Roy Wagner, Gregory Bateson, and the Art of Science Writ Large

Elizabeth Stassinos

Like Gregory Bateson, Roy Wagner leaves no heirs. This is not the curse of Souw, but the curse of original thinking. Like Bateson though, Wagner has bequeathed to a future anthropology a certain style of thinking about Others, an elegant way of dislocating the Western self from its routines, its kinships, its ego, its diaspora. In this paper, and as a student of Wagner’s at Virginia in the 1980s and 1990s, I hope to trace some of Wagner’s work through Bateson’s and to compare some of the habits of mind of these two ethnographers and theorists and relate these back to The Invention of Culture. If I seem to forget that text in places or re-start it in others, it is because I have tried to stay close to that topic that led both in such opposite (one could say complementary schizmogenic) directions, one to biological sciences, the other to science fiction. I section off observations on their ethnographic theory by using poetry to express shifts in topics for, at their best, Wagner and Bateson are poets of that extreme human condition so sought after by ethnographers, culture shock.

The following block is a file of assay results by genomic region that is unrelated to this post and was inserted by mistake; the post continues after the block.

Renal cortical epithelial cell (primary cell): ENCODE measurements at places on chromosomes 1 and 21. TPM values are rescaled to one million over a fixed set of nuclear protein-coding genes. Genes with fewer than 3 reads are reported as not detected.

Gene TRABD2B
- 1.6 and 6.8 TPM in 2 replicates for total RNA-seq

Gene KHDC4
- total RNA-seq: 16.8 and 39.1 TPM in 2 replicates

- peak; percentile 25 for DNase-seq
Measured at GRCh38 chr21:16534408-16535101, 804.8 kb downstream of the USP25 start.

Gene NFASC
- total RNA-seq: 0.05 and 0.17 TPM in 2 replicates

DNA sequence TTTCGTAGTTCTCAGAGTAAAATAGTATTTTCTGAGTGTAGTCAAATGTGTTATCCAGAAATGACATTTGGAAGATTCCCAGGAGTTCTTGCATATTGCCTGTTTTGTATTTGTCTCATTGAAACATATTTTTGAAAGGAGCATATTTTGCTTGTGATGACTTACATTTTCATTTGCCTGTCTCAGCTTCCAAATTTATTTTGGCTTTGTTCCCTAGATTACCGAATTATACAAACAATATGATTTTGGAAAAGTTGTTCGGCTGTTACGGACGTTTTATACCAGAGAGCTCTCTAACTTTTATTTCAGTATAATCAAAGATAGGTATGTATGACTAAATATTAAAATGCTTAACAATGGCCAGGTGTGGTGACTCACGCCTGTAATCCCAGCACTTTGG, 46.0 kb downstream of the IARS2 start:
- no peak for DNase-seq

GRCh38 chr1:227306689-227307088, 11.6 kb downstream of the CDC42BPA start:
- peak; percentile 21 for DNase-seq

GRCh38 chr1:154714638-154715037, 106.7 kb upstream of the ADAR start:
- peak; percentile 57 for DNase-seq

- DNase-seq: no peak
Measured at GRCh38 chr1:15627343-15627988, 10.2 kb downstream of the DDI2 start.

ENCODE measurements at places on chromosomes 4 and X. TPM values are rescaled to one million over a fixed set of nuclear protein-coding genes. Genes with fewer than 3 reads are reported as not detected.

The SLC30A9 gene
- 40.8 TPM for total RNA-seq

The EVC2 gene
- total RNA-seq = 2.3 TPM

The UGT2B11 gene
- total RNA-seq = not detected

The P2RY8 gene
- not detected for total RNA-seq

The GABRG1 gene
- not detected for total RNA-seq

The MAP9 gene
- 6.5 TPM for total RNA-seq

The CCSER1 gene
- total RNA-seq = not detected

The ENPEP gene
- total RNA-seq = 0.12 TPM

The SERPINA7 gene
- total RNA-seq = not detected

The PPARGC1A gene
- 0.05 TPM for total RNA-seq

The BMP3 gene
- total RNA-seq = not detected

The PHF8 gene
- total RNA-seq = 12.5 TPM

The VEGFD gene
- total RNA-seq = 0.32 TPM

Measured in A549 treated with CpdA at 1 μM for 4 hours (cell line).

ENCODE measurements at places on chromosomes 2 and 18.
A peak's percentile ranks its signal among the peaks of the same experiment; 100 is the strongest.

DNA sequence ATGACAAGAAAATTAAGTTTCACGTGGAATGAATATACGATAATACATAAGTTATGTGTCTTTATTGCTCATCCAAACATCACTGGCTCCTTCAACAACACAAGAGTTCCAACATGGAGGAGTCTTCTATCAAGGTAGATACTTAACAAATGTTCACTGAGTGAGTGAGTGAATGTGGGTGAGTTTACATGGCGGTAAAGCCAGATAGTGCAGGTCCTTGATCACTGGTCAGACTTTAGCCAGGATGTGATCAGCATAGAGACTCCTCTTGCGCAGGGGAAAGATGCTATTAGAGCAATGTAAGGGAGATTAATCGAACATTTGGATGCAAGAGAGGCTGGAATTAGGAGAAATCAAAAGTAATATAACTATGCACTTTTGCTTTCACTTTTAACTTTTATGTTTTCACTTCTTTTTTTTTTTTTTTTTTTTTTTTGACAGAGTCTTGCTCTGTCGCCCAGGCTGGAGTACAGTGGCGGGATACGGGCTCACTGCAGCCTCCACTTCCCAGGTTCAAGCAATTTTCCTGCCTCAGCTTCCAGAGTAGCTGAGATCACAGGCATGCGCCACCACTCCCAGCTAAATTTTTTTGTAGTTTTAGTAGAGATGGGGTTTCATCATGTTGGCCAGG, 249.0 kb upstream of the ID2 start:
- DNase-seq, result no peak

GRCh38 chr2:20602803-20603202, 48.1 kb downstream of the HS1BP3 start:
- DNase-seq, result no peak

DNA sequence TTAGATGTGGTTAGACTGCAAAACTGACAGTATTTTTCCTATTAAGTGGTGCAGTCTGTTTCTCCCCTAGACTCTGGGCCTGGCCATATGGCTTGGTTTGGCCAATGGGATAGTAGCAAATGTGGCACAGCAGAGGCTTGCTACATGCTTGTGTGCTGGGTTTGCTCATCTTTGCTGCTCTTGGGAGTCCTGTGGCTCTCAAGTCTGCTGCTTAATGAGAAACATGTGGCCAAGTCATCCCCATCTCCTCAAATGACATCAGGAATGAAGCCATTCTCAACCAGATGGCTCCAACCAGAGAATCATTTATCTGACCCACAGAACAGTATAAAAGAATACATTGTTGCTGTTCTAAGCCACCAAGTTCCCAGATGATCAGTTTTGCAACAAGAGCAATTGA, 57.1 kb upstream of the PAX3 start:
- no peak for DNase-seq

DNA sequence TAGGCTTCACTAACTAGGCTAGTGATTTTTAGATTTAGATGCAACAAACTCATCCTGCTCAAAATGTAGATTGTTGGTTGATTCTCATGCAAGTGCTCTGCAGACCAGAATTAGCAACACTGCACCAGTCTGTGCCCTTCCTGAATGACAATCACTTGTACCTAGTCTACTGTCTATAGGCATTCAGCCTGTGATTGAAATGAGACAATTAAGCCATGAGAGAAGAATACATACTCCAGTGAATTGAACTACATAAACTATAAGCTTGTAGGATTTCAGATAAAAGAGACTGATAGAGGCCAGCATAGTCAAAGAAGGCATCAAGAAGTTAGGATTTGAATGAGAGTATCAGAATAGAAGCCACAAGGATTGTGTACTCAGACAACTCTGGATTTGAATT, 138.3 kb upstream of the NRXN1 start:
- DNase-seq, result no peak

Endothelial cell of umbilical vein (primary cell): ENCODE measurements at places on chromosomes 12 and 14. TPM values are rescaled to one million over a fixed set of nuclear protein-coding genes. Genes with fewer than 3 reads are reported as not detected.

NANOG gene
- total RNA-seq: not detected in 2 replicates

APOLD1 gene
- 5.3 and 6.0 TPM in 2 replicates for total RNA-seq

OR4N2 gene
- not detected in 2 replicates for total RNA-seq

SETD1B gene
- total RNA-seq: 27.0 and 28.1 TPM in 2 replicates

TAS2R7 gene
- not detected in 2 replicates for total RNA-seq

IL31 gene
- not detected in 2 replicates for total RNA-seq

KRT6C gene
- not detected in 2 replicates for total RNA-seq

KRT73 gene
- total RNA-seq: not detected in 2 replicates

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Picking up the relay baton

Translating traditions in apartheid and democratic South Africa

Andrea M. Lang

This article reflects the particular construction of 'Culture' by a network of ethnographers, bureaucrats, politicians, and traditional leaders in South Africa. It analyzes the impact of this specific understanding of Culture during the apartheid years and in the new democratic dispensation using actor network theory (ANT) as developed by Callon and Latour. The essay also explores the establishment of the network in colonial times, examines its working method during the apartheid years, and queries the reasons for its survival and restrengthening after the dismantling of apartheid. Furthermore, the article deals with the popularization of the network's Culture credo and discusses some consequences of this special understanding of Culture and of how the government should preserve it.

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Elites et Histoire des Sciences en France

Le Cas des Chimistes de L’Institut de Chimie des Substances Naturelles (CNRS), 1960–2000